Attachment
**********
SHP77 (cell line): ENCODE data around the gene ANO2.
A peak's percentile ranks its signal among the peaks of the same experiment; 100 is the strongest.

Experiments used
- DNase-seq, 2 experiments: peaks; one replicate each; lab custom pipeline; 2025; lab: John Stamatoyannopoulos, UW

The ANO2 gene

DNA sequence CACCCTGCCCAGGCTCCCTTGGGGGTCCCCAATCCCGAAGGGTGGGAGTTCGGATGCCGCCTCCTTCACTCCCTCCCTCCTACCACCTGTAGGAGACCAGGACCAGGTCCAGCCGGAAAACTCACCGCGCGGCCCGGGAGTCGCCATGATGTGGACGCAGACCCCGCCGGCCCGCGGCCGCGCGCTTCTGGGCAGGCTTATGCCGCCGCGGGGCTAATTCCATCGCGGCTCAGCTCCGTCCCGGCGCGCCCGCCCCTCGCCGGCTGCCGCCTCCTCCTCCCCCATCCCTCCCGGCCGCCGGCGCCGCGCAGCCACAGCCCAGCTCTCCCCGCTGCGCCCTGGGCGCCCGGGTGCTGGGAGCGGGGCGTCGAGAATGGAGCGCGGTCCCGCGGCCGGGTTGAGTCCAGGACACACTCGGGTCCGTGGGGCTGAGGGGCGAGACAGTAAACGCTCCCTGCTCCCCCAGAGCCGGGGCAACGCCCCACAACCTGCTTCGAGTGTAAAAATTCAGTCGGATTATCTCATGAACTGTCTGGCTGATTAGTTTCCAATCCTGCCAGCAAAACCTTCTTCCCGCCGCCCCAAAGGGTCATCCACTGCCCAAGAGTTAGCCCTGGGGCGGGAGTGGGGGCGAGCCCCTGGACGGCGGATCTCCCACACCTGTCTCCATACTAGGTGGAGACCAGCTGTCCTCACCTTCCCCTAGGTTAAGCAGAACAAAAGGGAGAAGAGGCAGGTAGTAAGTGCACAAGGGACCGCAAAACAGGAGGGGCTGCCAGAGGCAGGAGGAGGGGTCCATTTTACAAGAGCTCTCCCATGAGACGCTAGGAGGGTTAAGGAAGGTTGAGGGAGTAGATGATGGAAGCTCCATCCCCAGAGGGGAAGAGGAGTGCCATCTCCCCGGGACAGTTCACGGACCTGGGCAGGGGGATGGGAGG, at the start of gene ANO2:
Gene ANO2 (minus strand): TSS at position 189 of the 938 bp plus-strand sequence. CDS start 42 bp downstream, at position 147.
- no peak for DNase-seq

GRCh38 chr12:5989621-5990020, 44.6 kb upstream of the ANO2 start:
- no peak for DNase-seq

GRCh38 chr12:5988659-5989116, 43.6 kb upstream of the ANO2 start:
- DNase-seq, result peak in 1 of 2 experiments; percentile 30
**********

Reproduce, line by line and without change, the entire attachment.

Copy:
SHP77 (cell line): ENCODE data around the gene ANO2.
A peak's percentile ranks its signal among the peaks of the same experiment; 100 is the strongest.

Experiments used
- DNase-seq, 2 experiments: peaks; one replicate each; lab custom pipeline; 2025; lab: John Stamatoyannopoulos, UW

The ANO2 gene

DNA sequence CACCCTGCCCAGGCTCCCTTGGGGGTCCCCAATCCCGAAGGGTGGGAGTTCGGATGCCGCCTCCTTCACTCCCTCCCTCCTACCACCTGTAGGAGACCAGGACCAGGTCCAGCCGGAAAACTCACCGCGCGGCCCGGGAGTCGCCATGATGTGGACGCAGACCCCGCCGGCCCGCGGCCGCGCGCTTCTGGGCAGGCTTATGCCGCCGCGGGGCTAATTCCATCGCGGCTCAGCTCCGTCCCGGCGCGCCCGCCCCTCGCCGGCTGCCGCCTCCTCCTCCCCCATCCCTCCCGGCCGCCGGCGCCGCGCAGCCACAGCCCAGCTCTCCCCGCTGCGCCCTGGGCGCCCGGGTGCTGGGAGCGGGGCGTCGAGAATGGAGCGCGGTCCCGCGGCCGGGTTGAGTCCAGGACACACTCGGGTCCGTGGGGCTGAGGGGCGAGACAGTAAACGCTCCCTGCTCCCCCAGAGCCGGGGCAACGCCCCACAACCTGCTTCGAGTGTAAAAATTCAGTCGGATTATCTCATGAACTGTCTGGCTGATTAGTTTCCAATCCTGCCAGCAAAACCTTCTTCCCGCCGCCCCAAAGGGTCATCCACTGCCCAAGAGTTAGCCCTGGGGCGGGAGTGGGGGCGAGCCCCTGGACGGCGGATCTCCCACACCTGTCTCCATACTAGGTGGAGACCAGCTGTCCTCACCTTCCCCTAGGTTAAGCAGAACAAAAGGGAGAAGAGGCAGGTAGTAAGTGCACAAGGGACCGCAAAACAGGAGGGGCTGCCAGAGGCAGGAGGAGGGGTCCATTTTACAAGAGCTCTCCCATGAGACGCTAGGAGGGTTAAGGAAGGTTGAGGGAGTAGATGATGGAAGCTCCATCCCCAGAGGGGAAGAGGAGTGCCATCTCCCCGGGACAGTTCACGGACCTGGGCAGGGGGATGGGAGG, at the start of gene ANO2:
Gene ANO2 (minus strand): TSS at position 189 of the 938 bp plus-strand sequence. CDS start 42 bp downstream, at position 147.
- no peak for DNase-seq

GRCh38 chr12:5989621-5990020, 44.6 kb upstream of the ANO2 start:
- no peak for DNase-seq

GRCh38 chr12:5988659-5989116, 43.6 kb upstream of the ANO2 start:
- DNase-seq, result peak in 1 of 2 experiments; percentile 30